Fact vs Fiction: 'Pam & Tommy' season 1 episode 6: How did Playboy discover Pamela Anderson?
Pam's past is put under the microscope.
This post contains spoilers for Pam & Tommy season 1 episode 6, "Pamela in Wonderland." For the previous episode head here.
The majority of Pam & Tommy has depicted the whirlwind romance of the titular couple and the events that led to the distribution of the stolen sex tape. “Pamela in Wonderland” turns the clock back to the summer of 1989 when Anderson was first discovered, setting her modeling career in motion and led to eventual global stardom.
“We’re in this together,” Tommy (Sebastian Stan) told his wife in last week’s episode, but it is only Pam (Lily James) who has been named in the legal proceedings. It isn’t Tommy’s career and past actions that are put under a microscope, which speaks to the ingrained misogyny the Baywatch star is subject to. Every choice she has ever made is being wielded against her in her deposition. Rather than containing the story, this civil suit has made it national news.
As reported in Amanda Chicago Lewis’ Rolling Stone article, the $10 million civil lawsuit was filed on March 29, 1996. Other figures believed to be in possession of the tape (like “Uncle” Miltie Ingley and Rand Gauthier) were also cited alongside Penthouse in this legal action, but episode 6 focuses on the adult publication wanting to print stills from the tape. Flashbacks are used in the episode to illustrate how Pam’s career is being used to justify the distribution of images from stolen private material.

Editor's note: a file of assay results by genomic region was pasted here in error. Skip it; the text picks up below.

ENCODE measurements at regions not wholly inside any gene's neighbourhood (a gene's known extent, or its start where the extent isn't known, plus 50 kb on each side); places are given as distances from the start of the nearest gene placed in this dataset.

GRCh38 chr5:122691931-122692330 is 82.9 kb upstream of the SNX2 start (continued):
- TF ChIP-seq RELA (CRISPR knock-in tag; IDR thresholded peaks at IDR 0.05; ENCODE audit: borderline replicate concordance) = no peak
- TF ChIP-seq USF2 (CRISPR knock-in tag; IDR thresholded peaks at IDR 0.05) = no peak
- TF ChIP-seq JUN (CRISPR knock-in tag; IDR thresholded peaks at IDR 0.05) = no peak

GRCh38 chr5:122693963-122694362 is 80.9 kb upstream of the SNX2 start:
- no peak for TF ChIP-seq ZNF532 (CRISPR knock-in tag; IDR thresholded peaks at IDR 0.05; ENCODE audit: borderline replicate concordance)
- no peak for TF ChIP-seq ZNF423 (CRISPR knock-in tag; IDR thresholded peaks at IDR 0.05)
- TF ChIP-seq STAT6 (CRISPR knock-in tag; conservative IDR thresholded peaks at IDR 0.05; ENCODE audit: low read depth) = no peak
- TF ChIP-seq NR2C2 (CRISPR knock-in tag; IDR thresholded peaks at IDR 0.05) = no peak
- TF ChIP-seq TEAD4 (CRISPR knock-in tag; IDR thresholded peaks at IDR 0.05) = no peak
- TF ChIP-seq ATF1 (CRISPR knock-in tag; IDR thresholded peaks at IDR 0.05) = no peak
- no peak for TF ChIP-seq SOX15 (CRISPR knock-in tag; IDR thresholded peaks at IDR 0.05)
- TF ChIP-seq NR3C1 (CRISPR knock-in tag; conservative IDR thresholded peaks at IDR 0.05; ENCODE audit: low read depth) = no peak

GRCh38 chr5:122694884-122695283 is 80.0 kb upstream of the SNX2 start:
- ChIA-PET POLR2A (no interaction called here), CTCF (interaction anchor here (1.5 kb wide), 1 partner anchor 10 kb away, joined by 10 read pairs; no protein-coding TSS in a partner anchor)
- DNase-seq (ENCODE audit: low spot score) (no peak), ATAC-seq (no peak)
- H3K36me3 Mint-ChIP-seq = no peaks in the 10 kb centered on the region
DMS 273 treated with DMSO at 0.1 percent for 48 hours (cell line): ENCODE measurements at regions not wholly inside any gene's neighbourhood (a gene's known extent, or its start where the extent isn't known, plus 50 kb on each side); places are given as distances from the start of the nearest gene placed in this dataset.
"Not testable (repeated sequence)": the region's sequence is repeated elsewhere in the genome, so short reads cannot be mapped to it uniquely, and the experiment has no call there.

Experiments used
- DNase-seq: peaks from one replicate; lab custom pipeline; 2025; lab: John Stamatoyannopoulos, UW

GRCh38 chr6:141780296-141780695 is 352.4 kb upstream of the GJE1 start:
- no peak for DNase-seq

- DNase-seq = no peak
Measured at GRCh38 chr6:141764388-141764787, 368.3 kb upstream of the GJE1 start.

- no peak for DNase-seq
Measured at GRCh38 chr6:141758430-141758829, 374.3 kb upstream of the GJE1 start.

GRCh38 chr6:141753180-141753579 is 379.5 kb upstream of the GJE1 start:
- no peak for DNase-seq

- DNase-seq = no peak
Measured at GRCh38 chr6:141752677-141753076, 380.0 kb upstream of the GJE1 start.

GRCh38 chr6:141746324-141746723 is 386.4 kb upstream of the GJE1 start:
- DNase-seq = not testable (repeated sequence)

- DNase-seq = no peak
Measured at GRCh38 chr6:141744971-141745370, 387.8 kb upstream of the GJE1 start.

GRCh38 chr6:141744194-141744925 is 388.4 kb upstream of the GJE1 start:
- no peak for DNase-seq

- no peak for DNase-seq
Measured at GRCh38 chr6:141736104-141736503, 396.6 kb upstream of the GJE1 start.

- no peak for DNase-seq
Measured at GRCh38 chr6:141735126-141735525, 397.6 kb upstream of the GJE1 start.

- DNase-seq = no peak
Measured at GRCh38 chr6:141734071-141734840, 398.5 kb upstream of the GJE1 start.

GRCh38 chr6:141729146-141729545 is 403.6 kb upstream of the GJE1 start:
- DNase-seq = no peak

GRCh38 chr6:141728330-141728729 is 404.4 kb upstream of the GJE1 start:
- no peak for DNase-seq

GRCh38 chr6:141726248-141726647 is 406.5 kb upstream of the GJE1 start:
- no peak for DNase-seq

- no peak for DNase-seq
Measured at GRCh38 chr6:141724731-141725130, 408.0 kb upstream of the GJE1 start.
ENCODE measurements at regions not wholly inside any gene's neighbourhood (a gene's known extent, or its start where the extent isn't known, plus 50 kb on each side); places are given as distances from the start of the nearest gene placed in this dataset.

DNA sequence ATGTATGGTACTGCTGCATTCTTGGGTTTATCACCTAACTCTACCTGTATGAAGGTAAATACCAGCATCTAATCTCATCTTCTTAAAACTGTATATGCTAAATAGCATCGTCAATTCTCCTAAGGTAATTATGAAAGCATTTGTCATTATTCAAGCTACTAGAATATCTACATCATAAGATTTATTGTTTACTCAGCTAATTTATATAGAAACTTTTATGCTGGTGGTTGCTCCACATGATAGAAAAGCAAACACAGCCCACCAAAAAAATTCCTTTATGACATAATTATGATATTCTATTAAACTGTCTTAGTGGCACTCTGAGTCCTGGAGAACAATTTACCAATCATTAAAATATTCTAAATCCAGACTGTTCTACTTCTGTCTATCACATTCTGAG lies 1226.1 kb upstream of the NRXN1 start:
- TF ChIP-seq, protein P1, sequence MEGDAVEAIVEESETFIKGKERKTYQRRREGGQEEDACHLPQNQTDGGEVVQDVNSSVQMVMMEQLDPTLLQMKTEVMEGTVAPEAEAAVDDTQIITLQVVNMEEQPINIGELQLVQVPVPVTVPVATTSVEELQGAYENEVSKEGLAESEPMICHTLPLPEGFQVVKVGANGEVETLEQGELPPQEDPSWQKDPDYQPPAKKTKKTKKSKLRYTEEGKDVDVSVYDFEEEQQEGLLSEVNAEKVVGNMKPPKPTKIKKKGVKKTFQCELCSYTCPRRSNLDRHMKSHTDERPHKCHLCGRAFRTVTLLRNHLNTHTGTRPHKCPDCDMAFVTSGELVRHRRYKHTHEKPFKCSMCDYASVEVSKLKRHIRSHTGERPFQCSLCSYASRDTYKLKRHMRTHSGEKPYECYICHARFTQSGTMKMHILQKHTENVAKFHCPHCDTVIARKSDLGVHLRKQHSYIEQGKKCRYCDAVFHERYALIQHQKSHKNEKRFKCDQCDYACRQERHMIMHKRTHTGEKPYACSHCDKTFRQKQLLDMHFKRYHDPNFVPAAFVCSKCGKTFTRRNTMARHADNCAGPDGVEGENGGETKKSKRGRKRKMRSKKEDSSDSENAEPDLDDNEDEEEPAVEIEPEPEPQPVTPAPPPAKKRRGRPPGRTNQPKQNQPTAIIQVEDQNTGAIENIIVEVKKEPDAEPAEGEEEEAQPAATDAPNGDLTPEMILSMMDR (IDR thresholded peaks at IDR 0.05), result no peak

We are going to separate fact from fiction in the limited series Pam & Tommy. This episode-by-episode guide continues with Pam’s early career and the harsh treatment the star faced during the deposition.
Was Pam discovered at a football game?
Sort of. Anderson had done some modeling work before she appeared on the big screen (and to viewers watching at home) during a B.C. Lions football game at their Vancouver stadium, though it is this moment that lit a spark. Or so the story goes. However, in 2010 a Los Angeles Times piece revealed that while this event did lead to the now-iconic “Blue Zone Girl” poster for Labatt beer it maybe isn’t as random as the episode makes out.
The episode opens with Pam looking for her jacket while her boyfriend impatiently beckons her out of the car. When Pam says she doesn’t want a beer, he gets her one anyway, creating the perfect moment for the “Labatt Cam” to capture the blonde beauty — who also happens to be sporting a t-shirt promoting the Canadian beer brand. While Anderson has said it was a coincidence, the LA Times notes that her boyfriend “Daniel Ilicic, had pitched Anderson to Labatt as a spokesmodel before she appeared on the big screen at the Lions game.” Nevertheless, the football game moment did happen and it did play an important role in turning Anderson into be a huge star.
When did Pam first pose for Playboy?
Only a few months passed between the football game and Anderson’s Playboy cover debut, which shows how quickly her career took off after the first Labatt ad campaign. October 1989 was the first of 14 covers Anderson appeared on before the publication ceased its print edition in 2020, and no other model has been a Playboy cover star as much as Anderson.